Acquisitions in a trust are taken to be acquisitions in a registered wholesale unit trust scheme or an imminent wholesale unit trust scheme if:

  • the acquisition occurs on or after 1 February 2024, and
  • an application is made to register the scheme before 1 May 2024, and is subsequently approved.

c. Changes to tracing / linked entity rules

The threshold for tracing property through linked entities of a landholder will also be reduced from 50% to 20%, similar to Victoria and Northern Territory.

The changes to the above landholder duty provisions will apply to acquisitions that are completed on or after 1 February 2024 unless they arose from an agreement or arrangement entered before 19 September 2023.

This change is significant as many more entities will be treated as landholders e.g. a company holding a 25% interest in a landholding company or trust. Transactions involving upstream entities will need to be carefully managed.

3. Increase in fixed and nominal duty amounts

The fixed and nominal duty amounts for various transactions under the Duties Act 1997 (NSW) will be increased. For example, this includes increases in the nominal duty:

  • on a declaration of trust over unidentified property signed in NSW (or electronically by a trustee based in NSW) from $500 to $750
  • on transfers occurring in conformity with an agreement upon which duty has been paid, from $10 to $20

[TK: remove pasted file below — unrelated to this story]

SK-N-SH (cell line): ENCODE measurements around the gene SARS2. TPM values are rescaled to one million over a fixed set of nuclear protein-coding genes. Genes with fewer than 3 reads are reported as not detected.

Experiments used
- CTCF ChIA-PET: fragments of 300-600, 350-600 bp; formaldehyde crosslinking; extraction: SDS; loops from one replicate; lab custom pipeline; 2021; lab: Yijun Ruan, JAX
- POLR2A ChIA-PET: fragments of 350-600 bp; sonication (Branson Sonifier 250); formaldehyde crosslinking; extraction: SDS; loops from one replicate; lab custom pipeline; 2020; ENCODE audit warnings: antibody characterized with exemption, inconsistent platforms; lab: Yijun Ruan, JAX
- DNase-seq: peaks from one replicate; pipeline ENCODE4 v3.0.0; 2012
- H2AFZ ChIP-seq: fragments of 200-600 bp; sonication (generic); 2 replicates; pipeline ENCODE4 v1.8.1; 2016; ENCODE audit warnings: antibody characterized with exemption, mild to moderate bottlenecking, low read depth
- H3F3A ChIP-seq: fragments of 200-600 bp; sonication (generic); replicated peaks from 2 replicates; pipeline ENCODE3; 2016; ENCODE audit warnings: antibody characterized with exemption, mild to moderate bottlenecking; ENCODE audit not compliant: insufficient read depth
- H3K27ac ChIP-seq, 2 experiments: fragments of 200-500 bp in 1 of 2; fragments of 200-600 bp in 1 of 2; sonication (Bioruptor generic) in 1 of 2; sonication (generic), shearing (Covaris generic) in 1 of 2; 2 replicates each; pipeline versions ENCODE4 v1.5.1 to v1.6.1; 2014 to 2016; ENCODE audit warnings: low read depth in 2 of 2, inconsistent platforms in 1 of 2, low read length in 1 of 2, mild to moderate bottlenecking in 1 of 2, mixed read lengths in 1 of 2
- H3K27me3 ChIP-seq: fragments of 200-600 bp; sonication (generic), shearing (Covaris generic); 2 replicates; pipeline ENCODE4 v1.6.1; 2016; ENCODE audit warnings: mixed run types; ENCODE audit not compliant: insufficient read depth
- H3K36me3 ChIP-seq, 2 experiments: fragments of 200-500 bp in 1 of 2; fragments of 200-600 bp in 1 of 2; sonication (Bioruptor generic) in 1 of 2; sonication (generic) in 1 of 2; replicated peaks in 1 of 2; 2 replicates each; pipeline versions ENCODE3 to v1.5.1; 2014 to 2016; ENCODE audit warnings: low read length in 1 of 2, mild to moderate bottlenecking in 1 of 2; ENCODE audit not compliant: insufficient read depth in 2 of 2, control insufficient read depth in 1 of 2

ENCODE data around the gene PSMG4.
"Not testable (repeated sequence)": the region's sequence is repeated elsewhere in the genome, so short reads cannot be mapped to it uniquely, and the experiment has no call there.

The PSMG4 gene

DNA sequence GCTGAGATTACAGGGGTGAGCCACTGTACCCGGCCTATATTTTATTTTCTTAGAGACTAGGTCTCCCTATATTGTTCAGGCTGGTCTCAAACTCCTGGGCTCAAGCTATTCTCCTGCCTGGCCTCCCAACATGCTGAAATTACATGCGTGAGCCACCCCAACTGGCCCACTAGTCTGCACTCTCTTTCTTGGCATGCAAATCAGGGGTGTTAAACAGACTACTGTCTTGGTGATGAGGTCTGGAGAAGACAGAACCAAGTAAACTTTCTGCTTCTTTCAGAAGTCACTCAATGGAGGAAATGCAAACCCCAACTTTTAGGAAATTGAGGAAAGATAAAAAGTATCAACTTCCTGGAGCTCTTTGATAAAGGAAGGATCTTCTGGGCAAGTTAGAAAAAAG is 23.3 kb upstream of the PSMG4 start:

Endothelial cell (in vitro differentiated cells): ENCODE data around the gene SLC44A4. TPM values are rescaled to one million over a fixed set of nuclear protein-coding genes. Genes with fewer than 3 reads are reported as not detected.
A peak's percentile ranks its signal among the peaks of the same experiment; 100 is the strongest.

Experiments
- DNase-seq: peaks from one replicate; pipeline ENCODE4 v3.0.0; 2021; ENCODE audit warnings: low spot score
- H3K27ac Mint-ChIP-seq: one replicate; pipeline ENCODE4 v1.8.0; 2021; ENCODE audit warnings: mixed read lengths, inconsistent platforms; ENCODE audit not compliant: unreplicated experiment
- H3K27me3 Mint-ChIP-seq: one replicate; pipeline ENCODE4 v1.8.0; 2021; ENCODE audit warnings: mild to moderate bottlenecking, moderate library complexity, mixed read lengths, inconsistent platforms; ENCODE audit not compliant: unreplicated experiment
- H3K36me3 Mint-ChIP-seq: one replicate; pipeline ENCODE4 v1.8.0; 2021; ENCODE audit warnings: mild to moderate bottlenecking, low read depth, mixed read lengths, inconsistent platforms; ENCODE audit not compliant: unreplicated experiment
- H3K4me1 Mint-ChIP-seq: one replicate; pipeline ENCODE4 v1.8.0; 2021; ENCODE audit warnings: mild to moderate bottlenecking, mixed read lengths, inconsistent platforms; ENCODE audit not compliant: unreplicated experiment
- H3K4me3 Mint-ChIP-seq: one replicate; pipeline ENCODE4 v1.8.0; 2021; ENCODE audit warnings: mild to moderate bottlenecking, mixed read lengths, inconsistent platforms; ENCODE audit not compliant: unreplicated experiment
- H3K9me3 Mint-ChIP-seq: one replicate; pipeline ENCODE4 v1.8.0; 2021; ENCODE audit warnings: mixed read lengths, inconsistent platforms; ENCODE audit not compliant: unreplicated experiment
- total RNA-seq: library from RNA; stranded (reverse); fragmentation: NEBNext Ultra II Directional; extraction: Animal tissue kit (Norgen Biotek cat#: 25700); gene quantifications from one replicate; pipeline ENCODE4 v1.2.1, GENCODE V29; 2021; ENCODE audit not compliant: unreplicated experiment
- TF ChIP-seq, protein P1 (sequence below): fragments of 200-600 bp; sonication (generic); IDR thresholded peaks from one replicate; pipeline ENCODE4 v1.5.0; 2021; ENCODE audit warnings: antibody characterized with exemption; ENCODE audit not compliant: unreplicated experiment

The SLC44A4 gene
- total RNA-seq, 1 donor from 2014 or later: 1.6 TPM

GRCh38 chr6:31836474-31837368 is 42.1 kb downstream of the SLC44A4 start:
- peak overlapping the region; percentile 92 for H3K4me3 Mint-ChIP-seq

• on certain concessions, including change of trustee concession from $50 to $100, or certain managed investment scheme concessions from $50 to $500. 

These changes will apply to most transactions occurring on or after 1 February 2024, regardless of whether they arise under an arrangement entered into before this date.  The exception being that nominal duty for transfers of land under agreements entered into before 1 February 2024 will remain at $10.  

4. End to the duty exemption for certain zero and low emission vehicles

The exemption from motor vehicle registration duty ceases to be available to zero and low emission vehicles from 1 January 2024.  The transitional provisions allow battery electric vehicles and hydrogen fuel cell electric vehicles purchased (or for which a deposit was paid) before 1 January 2024 but that had not yet been registered by that date to continue to access the exemption.

5. Other minor amendments

  • revise the land tax indexation formula to ensure that the NSW Valuer General can determine the correct land tax threshold for the 2024 land tax year
  • require that a person occupying a property as their principal place of residence must own at least a 25 per cent interest in the property to be eligible for the land tax exemption. The transitional provision provides that those who already claim the principal place of residence exemption but own less than 25% may continue to claim the exemption for the 2024 and 2025 land tax years. The minimum ownership requirement will then apply to those owners from the 2026 land tax year
  • re-enact a power of the Chief Commissioner to remit interest and include a new power for the Chief Commissioner to issue guidelines about how interest must be remitted.
How SW can help?

Reach out to our state taxes experts if you would like to discuss further.


Robert Parker

Wasi Hussain

Return to Insights